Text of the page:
How Did We Come Up With That?

>> Thursday, August 6, 2009

I've spent several days in the recent past watching BBC America. While I have enjoyed the programming, I am continually struck at how difficult a time I have understanding what some of the actors are saying. I am a reasonably intelligent, fairly well traveled human being who usually has no trouble understanding my friends who live in all parts of Great Britain. Accents are mostly not an issue with my comprehension.

Still, I struggle. I have concluded that I struggle because the Queen's English is full of idioms and expressions we just don't use on this side of the pond. From my perspective, those who speak the Queen's English use a remarkable amount of expressions that just don't translate at all into American English without some explanation. (When one of my friends in Scotland once wrote that she was "chuffed" at something, I thought she was mad. Nope. That isn't what that word means.) I wonder if the British think the same about ... say, an episode of ER? Does American TV contain a lot of hard-to-undertand phrases and expressions? I think I'm too close to my own language to ever answer that.

While thinking about this, though, I have started to also think about some of the expressions we do use in American English. They are rather odd, when you think about it. I'm thinking I might do some research on the origins of some of these sayings ... but probably not. I'll probably not get around to it. (Take that phrase, for example. Why do we say we will "get around" to doing something? Then again, what else would we say?)

Some phrases that have piqued my curiousity are these:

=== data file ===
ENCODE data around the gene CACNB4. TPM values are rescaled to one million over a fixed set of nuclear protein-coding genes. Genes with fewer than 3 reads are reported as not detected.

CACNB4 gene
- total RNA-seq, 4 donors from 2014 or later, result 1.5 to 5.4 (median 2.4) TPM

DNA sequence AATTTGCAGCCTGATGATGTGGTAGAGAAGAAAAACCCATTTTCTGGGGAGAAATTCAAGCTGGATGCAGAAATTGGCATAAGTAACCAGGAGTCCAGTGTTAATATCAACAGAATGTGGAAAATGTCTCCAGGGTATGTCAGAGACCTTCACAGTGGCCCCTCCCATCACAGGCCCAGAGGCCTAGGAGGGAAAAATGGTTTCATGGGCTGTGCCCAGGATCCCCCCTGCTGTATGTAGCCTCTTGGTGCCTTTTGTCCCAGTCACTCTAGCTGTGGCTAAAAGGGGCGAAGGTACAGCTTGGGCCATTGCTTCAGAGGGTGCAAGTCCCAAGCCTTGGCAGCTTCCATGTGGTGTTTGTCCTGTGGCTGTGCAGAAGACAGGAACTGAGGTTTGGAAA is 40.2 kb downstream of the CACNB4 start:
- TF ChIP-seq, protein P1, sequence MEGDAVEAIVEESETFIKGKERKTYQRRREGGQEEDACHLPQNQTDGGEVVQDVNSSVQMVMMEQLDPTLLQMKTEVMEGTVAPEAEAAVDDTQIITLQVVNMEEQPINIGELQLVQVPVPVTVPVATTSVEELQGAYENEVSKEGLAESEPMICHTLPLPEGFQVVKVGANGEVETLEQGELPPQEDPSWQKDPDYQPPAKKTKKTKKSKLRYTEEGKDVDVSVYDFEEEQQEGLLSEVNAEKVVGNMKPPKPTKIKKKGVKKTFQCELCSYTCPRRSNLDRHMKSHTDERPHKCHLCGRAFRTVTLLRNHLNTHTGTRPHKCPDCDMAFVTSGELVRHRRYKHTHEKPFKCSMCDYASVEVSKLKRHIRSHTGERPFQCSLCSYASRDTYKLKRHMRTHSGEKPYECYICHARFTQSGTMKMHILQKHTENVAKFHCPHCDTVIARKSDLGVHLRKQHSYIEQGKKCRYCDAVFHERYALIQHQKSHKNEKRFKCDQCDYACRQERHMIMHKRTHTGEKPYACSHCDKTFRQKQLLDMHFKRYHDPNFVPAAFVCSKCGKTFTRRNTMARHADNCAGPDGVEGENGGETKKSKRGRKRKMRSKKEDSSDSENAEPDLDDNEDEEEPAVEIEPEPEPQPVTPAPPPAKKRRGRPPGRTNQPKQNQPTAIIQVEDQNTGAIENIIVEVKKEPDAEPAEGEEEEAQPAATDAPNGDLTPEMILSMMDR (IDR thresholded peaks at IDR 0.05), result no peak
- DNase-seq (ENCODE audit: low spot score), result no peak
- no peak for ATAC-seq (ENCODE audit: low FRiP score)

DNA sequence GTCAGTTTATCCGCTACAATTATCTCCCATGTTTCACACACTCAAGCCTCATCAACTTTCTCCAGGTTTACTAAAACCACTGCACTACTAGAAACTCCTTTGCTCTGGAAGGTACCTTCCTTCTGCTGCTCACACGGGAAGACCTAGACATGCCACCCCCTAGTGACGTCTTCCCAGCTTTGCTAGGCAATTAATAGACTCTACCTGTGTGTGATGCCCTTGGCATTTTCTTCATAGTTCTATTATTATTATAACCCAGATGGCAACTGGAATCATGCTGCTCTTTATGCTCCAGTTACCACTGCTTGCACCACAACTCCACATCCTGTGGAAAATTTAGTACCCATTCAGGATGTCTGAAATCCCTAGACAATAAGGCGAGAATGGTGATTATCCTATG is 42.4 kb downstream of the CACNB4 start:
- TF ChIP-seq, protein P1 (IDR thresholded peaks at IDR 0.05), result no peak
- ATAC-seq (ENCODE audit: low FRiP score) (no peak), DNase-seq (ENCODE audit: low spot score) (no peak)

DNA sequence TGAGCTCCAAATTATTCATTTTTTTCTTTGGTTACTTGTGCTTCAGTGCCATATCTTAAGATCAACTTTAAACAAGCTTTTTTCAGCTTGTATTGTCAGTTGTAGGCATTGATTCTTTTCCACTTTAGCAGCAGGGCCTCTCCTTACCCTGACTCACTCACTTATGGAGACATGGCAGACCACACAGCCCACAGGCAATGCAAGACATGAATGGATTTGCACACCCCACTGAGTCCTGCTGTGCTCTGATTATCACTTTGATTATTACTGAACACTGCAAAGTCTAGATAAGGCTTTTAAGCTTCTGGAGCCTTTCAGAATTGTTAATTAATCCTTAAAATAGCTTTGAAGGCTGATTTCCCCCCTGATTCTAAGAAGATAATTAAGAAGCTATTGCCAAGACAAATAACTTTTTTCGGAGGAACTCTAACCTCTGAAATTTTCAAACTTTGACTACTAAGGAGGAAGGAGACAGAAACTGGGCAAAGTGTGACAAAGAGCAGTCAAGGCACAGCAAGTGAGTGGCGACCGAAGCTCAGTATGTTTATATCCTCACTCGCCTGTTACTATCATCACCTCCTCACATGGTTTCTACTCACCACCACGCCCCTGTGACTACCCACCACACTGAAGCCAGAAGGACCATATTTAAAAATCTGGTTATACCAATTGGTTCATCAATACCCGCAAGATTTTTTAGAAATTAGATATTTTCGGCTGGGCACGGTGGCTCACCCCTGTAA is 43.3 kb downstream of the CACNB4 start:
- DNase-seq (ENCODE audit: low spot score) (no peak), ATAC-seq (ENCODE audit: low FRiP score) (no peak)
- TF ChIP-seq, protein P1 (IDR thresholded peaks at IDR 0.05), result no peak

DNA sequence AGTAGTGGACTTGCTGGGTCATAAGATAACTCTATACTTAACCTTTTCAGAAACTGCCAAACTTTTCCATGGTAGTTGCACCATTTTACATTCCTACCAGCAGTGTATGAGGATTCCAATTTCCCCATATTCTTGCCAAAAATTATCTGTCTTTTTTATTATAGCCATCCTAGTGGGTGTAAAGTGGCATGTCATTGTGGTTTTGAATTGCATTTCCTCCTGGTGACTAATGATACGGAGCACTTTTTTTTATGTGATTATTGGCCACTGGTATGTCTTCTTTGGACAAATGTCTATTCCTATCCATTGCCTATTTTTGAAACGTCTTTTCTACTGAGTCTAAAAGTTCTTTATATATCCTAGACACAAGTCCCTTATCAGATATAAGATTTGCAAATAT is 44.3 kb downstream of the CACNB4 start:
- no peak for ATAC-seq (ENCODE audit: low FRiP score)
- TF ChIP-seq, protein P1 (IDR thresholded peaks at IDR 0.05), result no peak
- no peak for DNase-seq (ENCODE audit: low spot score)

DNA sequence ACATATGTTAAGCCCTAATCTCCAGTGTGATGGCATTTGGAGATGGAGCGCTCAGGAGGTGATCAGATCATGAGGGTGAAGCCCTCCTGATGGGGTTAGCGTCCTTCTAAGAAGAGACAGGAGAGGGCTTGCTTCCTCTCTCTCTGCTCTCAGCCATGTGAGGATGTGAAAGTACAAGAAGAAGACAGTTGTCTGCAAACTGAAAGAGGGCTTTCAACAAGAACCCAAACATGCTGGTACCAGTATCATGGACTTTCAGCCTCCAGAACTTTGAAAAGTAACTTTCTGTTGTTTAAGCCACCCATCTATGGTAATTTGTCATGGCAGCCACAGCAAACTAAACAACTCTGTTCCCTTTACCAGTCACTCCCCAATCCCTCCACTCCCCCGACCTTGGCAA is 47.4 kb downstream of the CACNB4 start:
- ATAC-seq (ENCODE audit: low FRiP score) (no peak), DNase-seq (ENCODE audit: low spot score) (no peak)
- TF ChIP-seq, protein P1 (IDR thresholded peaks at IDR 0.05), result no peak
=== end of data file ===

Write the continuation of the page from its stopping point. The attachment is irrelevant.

1. Pulling my leg-- This seems awkward to me. Who pulled the first leg, and why, and how does this have anything to do with playing a joke on someone?

2. More ____ than you can shake a stick at -- I'm really confused by this one. Why would you shake a stick at something, and what actually qualifies as a bona fide "stick shake" Do you have to be really close? Is the general direction okay?

3. Two shakes of a lamb's tail -- OK, this one makes sense in that it means "quickly," but why a lamb? Why not say, "Two shakes of a dog's backside?"

4. All get out (as in, "as (insert adjective) as all get out.") -- I have no explanation for this one. It becomes even more odd when spoken quickly (as it usually is). Then it sounds like, "That's as scary as all gadout." I don't know what "all get out" refers to, but I don't want to meet it in a dark alley, or anywhere else for that matter.

5. Out the wazoo -- Let's keep this PG and say, I might understand it a little more if it was "up the wazoo" but I don't get "out the wazoo". Where (or what) is the wazoo, d'ya think?

I'm rapidly coming to the conclusion that I could go on and on about this (ad infinitum, ad nauseum). I think we may need to revisit this topic in future posts.


  © Free Blogger Templates Skyblue by 2008

Back to TOP